1. Brooklyn Botanical Garden, New York, United States
The gorgeous 52-acre garden is home to many different gardens within it. It is also home to the Steinhardt Conservatory which has the C.V. Starr Bonsai Museum, three different pavilions of plants – each with their own themed climate, iron and glass aquatic plant houses and an art gallery. The garden was founded in 1910 and has over 10,000 populations of plants and brings in nearly a million visitors every year.
2. Sitio Roberto Burle Marx, Rio de Janeiro, Brazil
The 100-acre garden is named after the well-known landscape designer Roberto Burle Marx, who was cherished by Brazil. Marx was world-renowned for his skills as a nature artist and enjoyed a long life full of successes. There are over 3,500 plant species and it holds many types of art that Marx adored.
3. The Gardens of Versailles, Versailles, France
Possibly the most well-known gardens in the world, they are home to more than 50 fountains and 200,000 trees, with 210,000 flowers being planted annually. In total, the land area amasses to an astounding 1,977 acres. There are many sculptures placed around the gardens that date all the way back to Louis the XIV in the 17th century.
4. Nong Nooch Tropical Botanical Garden, Chonburi Province, Thailand
The 500-acre botanical garden is filled with bright colors and unique designs that make the garden feel very vibrant and alive. The property was originally bought in 1954 to use as a fruit plantation, but the owners decided that instead they wanted to plant tropical flowers. The garden opened to the public in 1980 and is now one of the most beautiful places on Earth.
5. Kenroku-en Garden, Ishikawa, Japan
One of the three great gardens of Japan, this 24.7 acre enclosure is a very old private (it’s now open to the public) garden that dates back to the 1620s. In 1759 there was a massive fire that engulfed nearly the entire garden. Thankfully, the fire didn’t destroy the garden’s tea house, which continued to be used. During the Meiji period the garden was fully restored.
6. Butchart Gardens, British Colmbia , Canada
The internationally renowned garden gets close to a million visitors per year and is a National Historic Site of Canada. The floral display gardens were designed in the early 20th century by garden designer Isaburo Kishida, before he returned back to Japan. There are multiple birdhouses in the gardens and several bronze statues.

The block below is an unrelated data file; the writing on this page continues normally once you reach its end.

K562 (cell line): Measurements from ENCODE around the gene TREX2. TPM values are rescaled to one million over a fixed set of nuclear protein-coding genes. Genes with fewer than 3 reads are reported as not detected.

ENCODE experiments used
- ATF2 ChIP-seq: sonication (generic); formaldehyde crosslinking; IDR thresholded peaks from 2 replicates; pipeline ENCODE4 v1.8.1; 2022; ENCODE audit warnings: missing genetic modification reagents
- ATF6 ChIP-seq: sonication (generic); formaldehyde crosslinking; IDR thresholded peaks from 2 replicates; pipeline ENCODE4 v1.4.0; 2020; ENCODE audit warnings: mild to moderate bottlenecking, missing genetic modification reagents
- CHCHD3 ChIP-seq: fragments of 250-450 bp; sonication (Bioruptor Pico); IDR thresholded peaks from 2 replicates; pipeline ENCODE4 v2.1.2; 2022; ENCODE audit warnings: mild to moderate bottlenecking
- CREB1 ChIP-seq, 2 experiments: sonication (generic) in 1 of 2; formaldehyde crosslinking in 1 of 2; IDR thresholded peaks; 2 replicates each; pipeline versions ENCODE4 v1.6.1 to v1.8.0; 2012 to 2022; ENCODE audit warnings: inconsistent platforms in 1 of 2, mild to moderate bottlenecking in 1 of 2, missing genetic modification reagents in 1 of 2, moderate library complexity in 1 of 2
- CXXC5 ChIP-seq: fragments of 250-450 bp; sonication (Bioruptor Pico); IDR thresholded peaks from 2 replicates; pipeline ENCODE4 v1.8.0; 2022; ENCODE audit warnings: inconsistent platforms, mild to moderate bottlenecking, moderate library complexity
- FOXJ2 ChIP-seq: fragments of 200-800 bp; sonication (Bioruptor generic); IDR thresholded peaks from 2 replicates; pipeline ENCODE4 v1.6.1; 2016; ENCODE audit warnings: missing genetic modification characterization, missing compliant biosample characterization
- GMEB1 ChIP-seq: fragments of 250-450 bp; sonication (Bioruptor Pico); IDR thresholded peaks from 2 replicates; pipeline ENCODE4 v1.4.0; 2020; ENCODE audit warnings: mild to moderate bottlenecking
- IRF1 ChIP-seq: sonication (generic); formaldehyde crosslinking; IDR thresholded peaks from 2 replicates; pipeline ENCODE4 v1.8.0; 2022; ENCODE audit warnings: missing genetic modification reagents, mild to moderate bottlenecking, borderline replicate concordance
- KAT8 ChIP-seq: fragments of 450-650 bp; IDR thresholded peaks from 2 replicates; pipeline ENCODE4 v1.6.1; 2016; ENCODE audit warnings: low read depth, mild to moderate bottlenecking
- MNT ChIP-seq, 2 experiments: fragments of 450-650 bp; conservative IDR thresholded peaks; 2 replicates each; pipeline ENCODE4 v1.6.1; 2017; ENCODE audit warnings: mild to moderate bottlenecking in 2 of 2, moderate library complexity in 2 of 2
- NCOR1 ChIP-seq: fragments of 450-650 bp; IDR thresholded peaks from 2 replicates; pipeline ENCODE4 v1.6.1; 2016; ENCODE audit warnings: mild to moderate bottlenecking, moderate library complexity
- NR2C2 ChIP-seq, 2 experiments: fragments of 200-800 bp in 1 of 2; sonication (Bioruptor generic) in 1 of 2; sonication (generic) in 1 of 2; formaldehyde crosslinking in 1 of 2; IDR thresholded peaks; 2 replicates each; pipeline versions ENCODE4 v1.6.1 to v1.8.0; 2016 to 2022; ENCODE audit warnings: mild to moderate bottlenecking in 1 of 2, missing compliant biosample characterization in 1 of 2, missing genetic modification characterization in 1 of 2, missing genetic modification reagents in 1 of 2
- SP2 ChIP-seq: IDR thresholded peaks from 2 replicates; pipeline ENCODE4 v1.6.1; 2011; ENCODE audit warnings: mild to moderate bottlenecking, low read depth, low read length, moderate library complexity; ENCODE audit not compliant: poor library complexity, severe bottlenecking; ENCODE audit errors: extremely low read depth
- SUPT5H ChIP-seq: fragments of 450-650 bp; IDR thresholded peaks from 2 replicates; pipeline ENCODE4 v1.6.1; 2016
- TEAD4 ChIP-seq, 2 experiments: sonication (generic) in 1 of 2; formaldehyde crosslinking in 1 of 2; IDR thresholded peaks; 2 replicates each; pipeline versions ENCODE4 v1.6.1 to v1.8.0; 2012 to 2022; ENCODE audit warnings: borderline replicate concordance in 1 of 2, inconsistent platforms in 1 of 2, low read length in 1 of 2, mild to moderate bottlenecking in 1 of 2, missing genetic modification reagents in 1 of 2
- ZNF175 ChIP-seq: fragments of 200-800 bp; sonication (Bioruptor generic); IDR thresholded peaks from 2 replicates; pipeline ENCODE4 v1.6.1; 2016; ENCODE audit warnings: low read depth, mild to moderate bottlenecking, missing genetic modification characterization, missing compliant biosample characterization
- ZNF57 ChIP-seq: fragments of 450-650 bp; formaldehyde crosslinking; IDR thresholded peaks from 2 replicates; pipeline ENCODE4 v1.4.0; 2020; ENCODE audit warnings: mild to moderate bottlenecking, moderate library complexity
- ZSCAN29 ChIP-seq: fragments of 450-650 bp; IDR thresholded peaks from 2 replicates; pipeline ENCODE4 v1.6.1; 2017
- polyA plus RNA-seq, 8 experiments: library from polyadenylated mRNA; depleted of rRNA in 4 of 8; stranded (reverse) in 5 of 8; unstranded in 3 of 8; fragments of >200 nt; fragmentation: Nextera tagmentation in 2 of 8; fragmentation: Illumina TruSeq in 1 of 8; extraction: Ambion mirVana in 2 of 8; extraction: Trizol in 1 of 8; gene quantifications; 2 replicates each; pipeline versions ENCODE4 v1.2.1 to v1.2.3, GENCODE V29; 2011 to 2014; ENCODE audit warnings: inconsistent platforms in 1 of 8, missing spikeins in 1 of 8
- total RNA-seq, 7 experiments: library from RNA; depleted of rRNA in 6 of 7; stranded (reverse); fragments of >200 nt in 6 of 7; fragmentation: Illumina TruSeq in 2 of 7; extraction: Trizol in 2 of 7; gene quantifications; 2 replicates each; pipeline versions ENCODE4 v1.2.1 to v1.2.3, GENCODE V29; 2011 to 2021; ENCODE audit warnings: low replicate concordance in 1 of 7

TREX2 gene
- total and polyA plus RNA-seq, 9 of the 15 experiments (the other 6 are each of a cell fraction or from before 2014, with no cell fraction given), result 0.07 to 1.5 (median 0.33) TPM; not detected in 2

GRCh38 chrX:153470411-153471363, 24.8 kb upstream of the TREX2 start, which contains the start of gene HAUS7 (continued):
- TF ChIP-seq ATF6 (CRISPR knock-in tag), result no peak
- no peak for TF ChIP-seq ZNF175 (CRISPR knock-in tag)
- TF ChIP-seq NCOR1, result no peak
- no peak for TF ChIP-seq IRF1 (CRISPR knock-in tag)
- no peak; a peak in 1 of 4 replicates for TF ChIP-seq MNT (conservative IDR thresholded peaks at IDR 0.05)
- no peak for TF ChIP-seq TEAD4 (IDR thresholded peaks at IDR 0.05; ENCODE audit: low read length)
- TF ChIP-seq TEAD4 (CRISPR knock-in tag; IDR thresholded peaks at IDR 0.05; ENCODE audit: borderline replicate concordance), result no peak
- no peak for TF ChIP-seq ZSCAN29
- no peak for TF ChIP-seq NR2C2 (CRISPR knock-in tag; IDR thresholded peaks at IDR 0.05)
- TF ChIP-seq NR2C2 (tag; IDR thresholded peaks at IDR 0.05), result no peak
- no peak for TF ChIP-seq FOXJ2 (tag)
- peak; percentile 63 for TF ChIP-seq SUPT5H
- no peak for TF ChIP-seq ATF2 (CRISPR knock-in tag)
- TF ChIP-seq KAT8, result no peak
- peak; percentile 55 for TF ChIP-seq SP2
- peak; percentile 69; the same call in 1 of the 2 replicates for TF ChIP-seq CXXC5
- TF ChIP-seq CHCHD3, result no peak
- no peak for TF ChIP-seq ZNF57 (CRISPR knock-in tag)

7. Villa d’Este, Tivoli, Italy
The UNESCO world heritage site was built in the 16th century and was commissioned by Cardinal Ippolito ll d’Este. The garden is an amazing work of Renaissance styled architecture and has many marbled statues and buildings. The garden is filled with fountains, pools and water troughs that is supplied by the Aniene River.
8. Het Loo Palace, Apeldoorn, Netherlands
Het Loo Palace is the Dutch words for “Woods Palace” and was designed in the 17th century by Claude Desgotz for King William lll and Mary ll of England. The area was renovated between 1976 and 1982 and is now a state museum. The magnificent gardens cover six acres and are open almost all year.
9. Keukenhof Gardens, Lisse, Netherlands
Keukenhof being the Dutch word for “Kitchen garden” is vibrant with color throughout the forest with flowers matting the green surface. It is the world’s second largest flower garden and is often called the “Garden of Europe.” The garden has approximately seven million flower bulbs and covers an area of seventy-nine acres!
10. Alhambra, Granada, Andalusia, Spain
The oldest garden on the list, Alhambra dates all the way back to the 9th century! The garden is part of a small fortress that was destroyed and later renovated in the 11th century. The area is a UNESCO World Heritage Site as well and covers nearly twenty-six acres.